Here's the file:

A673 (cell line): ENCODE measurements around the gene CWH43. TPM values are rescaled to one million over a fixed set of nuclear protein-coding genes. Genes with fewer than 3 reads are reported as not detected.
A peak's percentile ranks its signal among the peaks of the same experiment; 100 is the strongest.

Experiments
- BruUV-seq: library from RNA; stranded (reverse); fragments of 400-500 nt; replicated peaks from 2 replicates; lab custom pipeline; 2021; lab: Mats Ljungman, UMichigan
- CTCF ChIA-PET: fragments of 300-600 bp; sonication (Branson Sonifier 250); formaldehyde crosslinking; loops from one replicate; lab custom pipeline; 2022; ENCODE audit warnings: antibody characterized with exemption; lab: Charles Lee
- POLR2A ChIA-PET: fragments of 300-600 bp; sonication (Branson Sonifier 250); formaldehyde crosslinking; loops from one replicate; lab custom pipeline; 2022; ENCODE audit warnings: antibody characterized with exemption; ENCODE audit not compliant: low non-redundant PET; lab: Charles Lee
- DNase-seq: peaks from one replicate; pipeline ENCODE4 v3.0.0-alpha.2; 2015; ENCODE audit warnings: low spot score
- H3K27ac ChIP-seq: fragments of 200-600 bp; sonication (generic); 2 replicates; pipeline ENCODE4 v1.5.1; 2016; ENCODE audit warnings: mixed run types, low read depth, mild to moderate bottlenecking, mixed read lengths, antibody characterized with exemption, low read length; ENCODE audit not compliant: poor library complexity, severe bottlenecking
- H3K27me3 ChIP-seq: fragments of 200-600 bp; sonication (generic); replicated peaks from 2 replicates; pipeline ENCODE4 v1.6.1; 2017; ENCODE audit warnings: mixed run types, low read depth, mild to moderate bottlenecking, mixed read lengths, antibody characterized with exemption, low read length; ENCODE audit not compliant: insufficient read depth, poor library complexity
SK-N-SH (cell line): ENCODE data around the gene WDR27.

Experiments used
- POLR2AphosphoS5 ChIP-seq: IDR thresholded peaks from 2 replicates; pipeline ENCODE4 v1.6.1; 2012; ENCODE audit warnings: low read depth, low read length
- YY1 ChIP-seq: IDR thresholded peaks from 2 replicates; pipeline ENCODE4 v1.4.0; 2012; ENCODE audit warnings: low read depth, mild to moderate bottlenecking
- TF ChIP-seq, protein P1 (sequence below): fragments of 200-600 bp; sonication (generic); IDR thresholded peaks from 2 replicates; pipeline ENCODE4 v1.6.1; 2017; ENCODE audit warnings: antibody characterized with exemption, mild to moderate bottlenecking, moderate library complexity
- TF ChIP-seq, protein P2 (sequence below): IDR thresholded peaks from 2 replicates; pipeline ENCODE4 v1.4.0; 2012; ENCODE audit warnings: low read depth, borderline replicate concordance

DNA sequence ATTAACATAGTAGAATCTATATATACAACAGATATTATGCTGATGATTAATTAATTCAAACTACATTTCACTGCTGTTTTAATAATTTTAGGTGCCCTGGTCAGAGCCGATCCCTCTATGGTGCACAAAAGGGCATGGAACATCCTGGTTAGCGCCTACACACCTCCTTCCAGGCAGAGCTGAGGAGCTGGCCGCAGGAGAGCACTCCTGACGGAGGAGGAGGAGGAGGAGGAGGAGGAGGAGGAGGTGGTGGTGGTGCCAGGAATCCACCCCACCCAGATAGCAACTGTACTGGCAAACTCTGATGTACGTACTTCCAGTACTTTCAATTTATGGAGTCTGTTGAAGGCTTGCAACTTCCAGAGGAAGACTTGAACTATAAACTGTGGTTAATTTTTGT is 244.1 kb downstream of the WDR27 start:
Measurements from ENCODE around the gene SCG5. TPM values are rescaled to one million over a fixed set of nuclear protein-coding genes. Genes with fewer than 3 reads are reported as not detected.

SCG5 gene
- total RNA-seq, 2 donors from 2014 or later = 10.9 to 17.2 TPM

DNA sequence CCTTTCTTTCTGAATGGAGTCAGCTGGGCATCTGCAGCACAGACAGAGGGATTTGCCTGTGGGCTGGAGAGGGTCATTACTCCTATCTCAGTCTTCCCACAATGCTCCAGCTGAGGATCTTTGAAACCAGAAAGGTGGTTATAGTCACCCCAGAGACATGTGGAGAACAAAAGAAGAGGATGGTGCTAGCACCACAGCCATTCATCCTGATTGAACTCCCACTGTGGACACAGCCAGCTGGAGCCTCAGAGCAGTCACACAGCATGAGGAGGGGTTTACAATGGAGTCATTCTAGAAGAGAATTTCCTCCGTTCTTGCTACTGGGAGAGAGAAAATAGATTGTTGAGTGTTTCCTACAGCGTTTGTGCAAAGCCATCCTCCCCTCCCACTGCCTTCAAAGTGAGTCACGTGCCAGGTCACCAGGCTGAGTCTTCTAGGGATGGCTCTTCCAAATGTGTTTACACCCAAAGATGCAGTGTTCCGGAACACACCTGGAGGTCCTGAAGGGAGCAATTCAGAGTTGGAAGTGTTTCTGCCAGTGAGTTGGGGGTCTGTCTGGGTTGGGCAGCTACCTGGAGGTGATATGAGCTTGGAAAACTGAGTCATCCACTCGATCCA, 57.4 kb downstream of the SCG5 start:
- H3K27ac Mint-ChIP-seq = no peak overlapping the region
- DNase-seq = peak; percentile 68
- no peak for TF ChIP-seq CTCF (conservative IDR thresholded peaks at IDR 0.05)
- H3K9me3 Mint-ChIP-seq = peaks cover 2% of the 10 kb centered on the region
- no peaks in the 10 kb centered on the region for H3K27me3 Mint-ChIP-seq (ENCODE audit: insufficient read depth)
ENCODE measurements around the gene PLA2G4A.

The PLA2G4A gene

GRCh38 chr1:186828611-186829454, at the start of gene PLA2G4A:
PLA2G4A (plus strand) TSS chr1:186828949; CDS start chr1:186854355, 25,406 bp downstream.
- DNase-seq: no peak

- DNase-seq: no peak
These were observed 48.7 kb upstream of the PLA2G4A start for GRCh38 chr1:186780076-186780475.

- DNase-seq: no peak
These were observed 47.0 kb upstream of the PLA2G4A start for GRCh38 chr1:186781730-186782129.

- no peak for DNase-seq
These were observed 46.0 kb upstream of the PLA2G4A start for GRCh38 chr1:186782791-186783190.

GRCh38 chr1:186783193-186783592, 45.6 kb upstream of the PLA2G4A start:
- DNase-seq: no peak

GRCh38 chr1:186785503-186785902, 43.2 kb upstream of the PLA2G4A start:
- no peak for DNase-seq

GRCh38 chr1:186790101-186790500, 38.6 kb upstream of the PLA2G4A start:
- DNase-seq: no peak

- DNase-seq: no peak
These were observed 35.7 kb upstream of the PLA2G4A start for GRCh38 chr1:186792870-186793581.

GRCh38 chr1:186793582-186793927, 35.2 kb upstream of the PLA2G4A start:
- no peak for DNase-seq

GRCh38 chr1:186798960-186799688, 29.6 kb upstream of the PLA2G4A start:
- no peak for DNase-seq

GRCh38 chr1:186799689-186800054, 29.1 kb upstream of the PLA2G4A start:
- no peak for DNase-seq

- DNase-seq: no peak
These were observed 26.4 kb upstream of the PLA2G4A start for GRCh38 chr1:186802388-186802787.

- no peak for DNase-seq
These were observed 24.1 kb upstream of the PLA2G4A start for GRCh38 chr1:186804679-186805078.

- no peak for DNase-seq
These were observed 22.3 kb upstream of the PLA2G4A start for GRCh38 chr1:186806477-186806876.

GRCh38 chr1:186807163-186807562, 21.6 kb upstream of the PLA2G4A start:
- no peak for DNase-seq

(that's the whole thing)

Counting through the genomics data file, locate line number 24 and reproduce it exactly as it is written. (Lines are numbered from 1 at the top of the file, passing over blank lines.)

- H3K9me3 Mint-ChIP-seq = peaks cover 2% of the 10 kb centered on the region